CHICAGO.- Packer Schopf Gallery, Chicago, presents Clive Barker - Apocalypses: Paintings and Works on Paper, on view through February 16, 2008. Since the mid-eighties, Clive Barker has concocted intricate, dark fantasy worlds in film and fiction. One of his first novels became the cult horror classic, Hellraiser, adapted and directed by Barker himself. His most recent publication, the hauntingly, self-reflexive Mister B. Gone (2007), suggests to the reader that the book he holds in his hands is possessed. In the early nineties, Barker began expressing his vicious visions in the medium of painting, a selection of which are on view at Packer- Schopf gallery. Like his movies and books, Barker's paintings investigate reality, sexuality, and morality. Dancing across paper and canvas, one will find monsters and martyrs in all degrees of pain and pleasure, some of them howling like Edward Munch's The Scream. The largest canvases describe ominous, anthropomorphic landscapes with solitary mountains, cathedrals in flames, and black moons.
This painted world of physical deformities and Boschian earthly delights is appropriately rendered in a hyper-tactile impasto technique, with juicy gobs of paint and urgent scratch marks, demanding these works be seen in the flesh. One can sense violence in Barker's act of creation, which he describes as a physically strenuous and sweaty affair. We can imagine Barker frantically trying to give form to his demons and fetishes. For Barker, painting is a visceral, non-intellectual process: "Writing - particularly the large books that I write - is a ritual, filled with elaborate, intellectual processes, and structuring a book is a big puzzle. Painting is not a puzzle. Painting is red and yellow. Painting is filling the brush with something that looks so tasty you feel like you could feed off it for a thousand years, then slapping it on the canvas and feeling an immediate emotional rush from it...Painting is about unleashing. Painting to me is: paint and a lot of cheap cigars and a lot of loud music." Where his epic novels require sustained mental effort, and his films require the collaboration with numerous other people, painting allows Barker to indulge in the immediacy of personal expression.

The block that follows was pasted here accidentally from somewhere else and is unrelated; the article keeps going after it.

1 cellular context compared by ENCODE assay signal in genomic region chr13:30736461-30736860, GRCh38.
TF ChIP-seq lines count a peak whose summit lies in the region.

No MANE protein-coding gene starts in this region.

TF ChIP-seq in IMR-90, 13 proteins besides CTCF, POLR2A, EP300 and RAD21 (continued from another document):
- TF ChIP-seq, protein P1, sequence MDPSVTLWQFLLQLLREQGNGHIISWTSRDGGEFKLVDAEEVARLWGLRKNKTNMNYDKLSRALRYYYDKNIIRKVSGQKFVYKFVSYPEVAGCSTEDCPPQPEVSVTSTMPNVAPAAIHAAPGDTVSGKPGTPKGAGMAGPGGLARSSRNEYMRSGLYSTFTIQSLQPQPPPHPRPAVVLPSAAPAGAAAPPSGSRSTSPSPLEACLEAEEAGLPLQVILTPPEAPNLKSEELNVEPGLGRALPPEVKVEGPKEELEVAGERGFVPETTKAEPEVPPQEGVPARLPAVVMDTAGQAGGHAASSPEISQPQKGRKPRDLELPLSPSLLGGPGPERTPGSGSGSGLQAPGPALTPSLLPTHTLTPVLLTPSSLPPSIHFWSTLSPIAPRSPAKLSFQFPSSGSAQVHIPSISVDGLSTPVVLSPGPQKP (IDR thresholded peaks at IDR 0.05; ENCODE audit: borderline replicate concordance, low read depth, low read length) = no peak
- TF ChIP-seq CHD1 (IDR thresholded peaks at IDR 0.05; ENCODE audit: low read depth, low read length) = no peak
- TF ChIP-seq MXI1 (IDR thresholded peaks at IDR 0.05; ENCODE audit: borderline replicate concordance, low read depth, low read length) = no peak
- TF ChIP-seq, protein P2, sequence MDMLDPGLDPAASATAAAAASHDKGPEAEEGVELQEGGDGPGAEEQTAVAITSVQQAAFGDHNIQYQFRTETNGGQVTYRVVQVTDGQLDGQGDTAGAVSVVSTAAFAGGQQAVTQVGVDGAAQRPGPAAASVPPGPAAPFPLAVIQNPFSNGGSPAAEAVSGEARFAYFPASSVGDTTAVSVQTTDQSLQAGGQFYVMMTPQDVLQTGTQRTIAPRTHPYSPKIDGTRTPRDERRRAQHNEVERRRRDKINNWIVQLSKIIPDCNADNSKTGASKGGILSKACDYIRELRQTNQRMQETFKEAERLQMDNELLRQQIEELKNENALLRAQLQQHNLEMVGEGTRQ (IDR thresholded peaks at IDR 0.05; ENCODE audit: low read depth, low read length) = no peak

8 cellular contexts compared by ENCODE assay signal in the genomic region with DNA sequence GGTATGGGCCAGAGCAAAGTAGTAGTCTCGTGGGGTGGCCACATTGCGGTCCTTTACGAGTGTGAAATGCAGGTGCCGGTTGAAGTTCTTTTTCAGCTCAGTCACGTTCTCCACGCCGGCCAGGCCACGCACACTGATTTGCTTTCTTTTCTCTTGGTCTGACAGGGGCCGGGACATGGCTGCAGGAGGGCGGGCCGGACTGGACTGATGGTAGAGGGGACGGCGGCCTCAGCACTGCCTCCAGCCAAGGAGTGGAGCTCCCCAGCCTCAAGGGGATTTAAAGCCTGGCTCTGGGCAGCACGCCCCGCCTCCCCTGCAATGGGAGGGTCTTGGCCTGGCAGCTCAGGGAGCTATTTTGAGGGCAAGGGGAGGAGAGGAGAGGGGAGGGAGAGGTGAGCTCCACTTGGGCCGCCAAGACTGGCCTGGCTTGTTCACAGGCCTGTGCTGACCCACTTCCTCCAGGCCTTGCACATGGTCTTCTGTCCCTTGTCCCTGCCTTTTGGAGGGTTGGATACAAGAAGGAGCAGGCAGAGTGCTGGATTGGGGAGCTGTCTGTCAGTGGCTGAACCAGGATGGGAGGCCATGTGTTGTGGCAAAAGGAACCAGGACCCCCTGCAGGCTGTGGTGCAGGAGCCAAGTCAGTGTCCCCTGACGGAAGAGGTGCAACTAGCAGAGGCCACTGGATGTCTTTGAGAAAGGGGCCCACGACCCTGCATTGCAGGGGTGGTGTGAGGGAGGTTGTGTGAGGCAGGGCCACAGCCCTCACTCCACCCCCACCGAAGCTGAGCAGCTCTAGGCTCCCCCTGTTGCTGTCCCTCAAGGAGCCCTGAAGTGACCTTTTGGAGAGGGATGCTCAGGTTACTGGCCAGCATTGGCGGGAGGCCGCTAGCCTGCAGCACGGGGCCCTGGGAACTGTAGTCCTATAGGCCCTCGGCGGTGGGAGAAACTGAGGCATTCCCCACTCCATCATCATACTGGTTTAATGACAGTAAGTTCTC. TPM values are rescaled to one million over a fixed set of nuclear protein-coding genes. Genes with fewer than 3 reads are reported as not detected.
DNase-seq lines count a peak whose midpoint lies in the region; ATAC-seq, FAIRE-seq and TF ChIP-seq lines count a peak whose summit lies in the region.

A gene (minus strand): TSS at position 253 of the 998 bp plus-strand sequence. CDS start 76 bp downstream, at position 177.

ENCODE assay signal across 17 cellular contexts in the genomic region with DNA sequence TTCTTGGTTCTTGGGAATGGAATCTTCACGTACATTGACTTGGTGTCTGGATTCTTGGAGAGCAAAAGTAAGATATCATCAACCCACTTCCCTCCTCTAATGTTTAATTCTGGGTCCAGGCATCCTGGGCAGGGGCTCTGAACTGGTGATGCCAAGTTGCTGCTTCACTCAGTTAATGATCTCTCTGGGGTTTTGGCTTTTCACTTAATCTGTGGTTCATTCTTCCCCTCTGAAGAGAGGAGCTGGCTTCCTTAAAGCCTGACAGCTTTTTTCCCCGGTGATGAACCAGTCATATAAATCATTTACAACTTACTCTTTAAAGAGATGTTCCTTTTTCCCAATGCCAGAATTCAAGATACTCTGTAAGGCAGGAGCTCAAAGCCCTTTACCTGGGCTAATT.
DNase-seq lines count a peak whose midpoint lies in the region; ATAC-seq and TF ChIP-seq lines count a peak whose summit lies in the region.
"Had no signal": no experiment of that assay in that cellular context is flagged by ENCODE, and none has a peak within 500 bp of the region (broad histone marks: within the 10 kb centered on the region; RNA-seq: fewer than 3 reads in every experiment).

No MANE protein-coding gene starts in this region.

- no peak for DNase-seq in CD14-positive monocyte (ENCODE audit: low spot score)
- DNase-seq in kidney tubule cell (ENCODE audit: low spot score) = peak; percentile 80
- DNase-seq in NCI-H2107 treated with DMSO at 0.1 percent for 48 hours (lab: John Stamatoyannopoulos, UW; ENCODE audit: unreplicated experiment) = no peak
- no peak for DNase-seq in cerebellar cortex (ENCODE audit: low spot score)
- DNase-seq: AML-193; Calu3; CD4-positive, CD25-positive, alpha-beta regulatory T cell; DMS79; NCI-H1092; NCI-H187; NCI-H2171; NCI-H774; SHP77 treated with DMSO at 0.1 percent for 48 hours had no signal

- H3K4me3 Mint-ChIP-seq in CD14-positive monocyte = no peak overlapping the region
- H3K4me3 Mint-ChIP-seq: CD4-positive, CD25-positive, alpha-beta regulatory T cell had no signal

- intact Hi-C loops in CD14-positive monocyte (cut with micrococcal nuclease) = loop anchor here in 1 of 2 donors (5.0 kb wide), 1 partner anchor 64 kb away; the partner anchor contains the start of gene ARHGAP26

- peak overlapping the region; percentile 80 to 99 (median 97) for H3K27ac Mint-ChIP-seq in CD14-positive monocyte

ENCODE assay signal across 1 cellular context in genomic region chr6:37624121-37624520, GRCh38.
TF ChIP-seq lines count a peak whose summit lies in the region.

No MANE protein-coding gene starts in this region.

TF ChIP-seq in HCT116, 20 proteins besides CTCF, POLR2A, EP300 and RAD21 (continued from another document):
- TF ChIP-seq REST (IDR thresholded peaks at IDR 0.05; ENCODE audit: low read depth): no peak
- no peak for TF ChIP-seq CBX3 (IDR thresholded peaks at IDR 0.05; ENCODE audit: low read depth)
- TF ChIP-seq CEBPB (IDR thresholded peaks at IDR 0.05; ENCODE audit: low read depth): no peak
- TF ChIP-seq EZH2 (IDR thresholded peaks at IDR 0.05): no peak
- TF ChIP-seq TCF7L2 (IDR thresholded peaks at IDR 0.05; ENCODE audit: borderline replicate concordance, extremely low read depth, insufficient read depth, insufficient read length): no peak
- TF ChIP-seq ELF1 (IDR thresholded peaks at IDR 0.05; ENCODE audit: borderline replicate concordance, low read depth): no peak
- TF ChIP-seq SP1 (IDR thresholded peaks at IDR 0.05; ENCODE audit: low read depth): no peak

It is this directness and intensity of emotion that connects Barker to those artistic traditions that favored the personal, the irrational, and the fantastical. In his paintings, we can find traces of the mystical, solitary moments portrayed in works of Romanticism. We can sense a return to the exploration of dreams and neuroses that was the project of Symbolism and Surrealism. And we can feel the deep emotional angst that characterizes Expressionism. Indeed, Barker cites Goya's monsters, William Blake's visions of heaven and hell, and all "fantastical painters, painters who used paint to express extremes of emotion" as key inspirations. Blake figured the devil as having both creative and destructive potential, a paradox that pervades Barker's personal universe, where lines are not drawn between heaven and hell, pleasure and pain. Barker reflects that he seeks "a more complex vision of religion than the simple 'good and bad.'"
The exhibition at Packer-Schopf juxtaposes the most stark and minimal of Barker's sketches with his most lush and epic expressions on canvas, thereby encompassing the whole spectrum of the artist's process. One way to experience this display, then, is as a record of the birth of a visual idea as it develops from a rudimentary collection of marks to a fully orchestrated scene. Even in their most developed state, each picture seems to offer only part of a story. Various characters are isolated in their respective canvases, while other canvases focus on an as yet unpopulated setting. If each painting in itself seems to be a fragment of a larger narrative, then the paintings together animate each other to form a more complete drama, a total view of an artist's imagination.